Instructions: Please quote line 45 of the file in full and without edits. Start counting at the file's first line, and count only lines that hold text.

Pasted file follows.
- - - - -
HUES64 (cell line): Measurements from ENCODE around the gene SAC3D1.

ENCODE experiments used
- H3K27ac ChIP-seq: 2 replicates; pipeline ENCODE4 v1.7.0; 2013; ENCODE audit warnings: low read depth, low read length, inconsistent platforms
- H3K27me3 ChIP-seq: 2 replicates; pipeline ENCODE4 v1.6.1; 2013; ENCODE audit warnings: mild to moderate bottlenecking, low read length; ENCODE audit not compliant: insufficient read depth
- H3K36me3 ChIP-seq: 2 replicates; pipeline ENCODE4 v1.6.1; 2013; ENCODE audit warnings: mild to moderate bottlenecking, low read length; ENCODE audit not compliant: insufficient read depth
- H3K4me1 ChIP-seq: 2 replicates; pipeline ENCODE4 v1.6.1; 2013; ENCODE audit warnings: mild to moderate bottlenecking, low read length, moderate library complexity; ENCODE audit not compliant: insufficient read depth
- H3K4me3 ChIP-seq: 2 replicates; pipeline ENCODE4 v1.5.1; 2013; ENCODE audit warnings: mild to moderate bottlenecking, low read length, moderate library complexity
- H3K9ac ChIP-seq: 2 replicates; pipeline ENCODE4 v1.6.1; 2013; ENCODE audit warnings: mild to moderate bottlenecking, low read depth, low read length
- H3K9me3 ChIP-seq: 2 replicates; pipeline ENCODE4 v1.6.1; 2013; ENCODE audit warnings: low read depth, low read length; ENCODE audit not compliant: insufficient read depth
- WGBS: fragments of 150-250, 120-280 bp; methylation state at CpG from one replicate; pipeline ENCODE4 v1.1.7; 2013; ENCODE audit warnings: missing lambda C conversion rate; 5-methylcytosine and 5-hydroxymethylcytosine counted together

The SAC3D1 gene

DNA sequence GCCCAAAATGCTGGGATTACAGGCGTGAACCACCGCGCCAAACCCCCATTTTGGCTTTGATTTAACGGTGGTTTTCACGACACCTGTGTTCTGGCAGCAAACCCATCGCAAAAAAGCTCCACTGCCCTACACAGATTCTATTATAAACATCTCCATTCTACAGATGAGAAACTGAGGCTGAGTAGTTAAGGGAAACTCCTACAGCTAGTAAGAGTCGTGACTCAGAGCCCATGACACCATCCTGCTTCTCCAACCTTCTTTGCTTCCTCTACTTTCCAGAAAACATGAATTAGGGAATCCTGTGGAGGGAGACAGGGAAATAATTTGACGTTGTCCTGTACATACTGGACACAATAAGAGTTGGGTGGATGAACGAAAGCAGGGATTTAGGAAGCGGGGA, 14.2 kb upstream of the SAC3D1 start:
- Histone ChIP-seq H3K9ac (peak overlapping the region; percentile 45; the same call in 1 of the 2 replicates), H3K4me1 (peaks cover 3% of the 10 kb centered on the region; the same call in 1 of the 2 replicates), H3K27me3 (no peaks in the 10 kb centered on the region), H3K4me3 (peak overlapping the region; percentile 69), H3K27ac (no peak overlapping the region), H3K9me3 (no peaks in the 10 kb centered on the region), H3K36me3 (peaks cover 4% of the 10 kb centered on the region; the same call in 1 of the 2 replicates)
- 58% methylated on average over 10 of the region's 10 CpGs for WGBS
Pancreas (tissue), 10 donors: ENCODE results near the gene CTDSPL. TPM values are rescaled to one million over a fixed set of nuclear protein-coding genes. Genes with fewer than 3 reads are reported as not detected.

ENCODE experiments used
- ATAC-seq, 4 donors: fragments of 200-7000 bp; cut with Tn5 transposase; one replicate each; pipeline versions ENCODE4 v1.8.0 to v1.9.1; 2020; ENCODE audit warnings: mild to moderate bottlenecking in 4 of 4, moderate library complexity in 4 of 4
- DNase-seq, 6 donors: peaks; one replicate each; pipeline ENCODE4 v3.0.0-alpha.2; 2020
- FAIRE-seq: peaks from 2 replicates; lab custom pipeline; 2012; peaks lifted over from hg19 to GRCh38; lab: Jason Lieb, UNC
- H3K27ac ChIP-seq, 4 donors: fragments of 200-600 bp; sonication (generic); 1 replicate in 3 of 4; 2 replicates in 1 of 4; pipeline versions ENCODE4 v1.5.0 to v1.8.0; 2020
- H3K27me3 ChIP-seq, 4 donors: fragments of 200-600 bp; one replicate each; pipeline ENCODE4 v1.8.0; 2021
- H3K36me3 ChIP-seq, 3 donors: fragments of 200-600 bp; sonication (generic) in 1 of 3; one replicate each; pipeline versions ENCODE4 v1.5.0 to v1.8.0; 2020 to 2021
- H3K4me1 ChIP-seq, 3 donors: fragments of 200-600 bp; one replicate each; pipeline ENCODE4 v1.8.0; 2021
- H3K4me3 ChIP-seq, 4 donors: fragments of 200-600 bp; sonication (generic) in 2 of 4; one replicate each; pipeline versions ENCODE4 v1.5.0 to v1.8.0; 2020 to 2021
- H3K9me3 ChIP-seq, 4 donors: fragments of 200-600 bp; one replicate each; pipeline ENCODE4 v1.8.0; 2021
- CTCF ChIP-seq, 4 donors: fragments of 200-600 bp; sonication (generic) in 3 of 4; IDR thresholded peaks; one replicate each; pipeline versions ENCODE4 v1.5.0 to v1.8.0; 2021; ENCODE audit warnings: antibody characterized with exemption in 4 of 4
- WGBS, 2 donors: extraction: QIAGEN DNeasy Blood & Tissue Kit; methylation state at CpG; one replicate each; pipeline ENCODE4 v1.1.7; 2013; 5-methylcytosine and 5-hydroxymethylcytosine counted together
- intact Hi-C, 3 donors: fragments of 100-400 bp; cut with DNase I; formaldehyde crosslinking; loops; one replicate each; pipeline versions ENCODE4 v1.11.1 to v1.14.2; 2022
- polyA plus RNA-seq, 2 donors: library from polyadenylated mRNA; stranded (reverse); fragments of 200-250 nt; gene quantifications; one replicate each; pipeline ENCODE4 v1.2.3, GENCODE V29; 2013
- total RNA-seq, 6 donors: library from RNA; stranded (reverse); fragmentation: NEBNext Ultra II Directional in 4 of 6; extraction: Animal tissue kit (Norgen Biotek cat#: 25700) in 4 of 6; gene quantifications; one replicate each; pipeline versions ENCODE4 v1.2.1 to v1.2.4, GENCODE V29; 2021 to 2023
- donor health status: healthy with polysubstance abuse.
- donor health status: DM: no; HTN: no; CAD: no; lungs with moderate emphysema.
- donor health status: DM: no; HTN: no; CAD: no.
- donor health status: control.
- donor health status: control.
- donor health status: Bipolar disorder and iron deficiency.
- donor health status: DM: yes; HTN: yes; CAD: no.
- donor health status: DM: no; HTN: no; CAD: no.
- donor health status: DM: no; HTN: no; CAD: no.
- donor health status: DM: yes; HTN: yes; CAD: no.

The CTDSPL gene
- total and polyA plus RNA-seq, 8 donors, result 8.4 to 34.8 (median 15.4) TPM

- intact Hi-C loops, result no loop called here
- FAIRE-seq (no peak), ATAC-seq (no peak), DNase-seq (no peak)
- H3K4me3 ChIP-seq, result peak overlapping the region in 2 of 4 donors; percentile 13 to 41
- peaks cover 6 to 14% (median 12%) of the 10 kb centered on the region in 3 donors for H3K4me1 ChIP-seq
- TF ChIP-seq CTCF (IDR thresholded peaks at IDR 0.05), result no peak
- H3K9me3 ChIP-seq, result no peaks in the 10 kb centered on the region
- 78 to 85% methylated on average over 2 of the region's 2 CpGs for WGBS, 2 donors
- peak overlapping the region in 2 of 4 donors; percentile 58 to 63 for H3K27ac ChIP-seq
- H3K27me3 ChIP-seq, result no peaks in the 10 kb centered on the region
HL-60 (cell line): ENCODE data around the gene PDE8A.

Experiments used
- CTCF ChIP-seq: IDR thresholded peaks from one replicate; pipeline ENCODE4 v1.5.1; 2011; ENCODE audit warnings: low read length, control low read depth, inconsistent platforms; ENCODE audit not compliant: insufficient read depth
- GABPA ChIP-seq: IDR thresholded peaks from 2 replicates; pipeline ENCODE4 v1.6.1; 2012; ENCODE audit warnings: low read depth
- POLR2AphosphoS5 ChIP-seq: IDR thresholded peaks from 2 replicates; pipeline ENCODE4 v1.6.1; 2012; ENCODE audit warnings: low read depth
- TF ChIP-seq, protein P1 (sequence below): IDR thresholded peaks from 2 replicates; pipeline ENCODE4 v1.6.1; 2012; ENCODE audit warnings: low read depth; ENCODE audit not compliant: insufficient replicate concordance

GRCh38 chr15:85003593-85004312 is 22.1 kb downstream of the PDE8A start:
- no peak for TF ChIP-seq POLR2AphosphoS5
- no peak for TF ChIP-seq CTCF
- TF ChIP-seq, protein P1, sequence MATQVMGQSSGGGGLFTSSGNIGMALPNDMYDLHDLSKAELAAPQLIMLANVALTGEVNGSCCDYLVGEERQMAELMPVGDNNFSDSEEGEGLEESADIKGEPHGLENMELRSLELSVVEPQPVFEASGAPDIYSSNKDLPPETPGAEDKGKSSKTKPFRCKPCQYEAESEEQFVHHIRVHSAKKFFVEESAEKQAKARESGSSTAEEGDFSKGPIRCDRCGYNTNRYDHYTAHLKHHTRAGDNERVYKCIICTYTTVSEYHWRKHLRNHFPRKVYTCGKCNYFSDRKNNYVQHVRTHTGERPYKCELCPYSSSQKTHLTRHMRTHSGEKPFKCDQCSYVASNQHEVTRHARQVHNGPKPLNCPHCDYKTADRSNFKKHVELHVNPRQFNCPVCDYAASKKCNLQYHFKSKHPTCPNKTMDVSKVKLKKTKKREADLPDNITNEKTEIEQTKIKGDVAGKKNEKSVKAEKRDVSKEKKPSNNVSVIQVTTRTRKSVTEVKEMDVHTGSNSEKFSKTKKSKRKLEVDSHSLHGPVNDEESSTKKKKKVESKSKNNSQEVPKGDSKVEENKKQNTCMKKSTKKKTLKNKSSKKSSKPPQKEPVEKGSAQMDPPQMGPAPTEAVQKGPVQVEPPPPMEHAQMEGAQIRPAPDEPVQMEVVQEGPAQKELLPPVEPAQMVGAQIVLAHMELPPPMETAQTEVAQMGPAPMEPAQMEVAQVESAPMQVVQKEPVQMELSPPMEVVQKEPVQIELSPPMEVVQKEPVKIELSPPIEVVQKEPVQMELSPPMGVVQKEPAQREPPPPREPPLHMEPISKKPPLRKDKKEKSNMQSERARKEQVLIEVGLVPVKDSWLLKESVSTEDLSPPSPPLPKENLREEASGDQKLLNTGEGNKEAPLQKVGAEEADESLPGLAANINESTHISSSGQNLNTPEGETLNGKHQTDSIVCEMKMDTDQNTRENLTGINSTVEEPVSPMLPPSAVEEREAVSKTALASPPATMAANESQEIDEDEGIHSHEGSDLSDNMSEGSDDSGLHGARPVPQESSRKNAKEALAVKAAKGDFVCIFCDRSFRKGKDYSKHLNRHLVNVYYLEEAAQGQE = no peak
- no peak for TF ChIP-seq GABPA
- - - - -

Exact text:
- H3K4me3 ChIP-seq, result peak overlapping the region in 2 of 4 donors; percentile 13 to 41